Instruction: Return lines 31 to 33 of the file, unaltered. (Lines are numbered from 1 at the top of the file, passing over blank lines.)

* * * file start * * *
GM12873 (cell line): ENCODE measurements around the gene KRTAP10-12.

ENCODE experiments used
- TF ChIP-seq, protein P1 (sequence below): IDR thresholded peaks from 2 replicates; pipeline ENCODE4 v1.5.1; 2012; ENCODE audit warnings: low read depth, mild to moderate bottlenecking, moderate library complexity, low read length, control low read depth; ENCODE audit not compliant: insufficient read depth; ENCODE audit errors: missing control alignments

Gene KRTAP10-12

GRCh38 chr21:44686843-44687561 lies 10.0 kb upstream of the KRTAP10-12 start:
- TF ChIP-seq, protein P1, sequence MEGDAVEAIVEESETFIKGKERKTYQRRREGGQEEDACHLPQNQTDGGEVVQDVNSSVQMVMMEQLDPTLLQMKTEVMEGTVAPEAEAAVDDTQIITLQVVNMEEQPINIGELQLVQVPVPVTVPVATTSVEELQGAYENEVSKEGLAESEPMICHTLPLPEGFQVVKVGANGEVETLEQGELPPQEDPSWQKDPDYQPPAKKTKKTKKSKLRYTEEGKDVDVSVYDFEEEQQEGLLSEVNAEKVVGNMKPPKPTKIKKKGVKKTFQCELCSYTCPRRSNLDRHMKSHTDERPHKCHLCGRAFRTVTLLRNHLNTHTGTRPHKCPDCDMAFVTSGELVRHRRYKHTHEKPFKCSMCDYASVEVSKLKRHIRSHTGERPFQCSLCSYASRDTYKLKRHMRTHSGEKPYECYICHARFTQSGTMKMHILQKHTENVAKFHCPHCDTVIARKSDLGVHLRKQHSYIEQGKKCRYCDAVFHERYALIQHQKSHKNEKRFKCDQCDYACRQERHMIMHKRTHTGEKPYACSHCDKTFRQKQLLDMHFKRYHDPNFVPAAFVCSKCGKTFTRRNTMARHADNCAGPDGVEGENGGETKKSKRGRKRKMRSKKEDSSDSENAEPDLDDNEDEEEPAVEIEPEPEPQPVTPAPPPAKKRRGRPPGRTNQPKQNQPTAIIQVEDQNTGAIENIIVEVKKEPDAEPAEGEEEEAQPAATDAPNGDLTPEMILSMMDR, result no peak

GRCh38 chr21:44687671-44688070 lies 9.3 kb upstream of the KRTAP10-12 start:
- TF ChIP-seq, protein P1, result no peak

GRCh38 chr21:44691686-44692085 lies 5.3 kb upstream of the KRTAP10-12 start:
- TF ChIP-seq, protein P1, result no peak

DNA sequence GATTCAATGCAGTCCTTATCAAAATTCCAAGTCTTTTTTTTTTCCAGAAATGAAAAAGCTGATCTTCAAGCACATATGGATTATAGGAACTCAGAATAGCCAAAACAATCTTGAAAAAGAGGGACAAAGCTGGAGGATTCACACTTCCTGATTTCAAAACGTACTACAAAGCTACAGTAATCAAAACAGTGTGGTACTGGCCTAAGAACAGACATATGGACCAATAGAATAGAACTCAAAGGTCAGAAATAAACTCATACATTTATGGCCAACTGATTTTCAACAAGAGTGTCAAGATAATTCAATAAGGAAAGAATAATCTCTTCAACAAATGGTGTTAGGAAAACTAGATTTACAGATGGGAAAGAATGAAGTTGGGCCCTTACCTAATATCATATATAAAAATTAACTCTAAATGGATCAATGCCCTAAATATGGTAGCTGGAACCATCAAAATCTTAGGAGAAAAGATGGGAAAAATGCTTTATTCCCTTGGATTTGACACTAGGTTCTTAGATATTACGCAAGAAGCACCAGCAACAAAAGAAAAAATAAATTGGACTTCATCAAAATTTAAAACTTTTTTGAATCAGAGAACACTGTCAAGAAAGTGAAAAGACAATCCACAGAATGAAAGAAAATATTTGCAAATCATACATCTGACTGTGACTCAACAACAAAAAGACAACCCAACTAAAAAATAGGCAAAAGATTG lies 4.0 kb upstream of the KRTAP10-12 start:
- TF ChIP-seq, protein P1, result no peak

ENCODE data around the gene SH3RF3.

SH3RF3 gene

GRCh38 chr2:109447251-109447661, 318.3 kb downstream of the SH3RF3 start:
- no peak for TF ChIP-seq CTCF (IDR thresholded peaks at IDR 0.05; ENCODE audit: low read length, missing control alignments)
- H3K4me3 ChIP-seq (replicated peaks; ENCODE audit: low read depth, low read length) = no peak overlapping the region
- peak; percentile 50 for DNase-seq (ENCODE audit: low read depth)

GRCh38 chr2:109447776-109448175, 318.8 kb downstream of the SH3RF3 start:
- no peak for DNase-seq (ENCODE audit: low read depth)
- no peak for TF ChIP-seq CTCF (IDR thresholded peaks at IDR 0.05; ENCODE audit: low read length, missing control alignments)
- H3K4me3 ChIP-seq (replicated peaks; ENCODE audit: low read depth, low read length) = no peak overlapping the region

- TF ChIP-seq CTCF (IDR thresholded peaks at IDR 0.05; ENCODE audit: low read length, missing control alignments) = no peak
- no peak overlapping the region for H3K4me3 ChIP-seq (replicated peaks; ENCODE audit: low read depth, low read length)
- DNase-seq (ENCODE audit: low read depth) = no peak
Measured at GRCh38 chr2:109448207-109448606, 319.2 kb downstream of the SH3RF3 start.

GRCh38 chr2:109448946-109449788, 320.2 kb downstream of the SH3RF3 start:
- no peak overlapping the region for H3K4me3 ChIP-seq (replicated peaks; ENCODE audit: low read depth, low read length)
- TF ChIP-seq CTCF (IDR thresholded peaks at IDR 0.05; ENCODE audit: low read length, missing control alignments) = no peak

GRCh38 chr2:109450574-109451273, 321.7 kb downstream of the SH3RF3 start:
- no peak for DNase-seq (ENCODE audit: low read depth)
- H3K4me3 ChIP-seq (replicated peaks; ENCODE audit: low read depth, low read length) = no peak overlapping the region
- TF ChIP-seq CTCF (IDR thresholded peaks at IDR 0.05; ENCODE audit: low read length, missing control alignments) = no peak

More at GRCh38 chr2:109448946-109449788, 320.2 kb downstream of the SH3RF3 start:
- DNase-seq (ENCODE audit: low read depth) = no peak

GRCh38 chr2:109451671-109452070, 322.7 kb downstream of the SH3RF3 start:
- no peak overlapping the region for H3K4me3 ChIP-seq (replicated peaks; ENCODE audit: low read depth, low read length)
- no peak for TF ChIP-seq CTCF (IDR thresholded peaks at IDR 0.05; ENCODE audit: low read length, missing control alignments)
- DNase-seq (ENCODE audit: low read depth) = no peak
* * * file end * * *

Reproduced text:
- no peak for DNase-seq (ENCODE audit: low read depth)
- H3K4me3 ChIP-seq (replicated peaks; ENCODE audit: low read depth, low read length) = no peak overlapping the region
- TF ChIP-seq CTCF (IDR thresholded peaks at IDR 0.05; ENCODE audit: low read length, missing control alignments) = no peak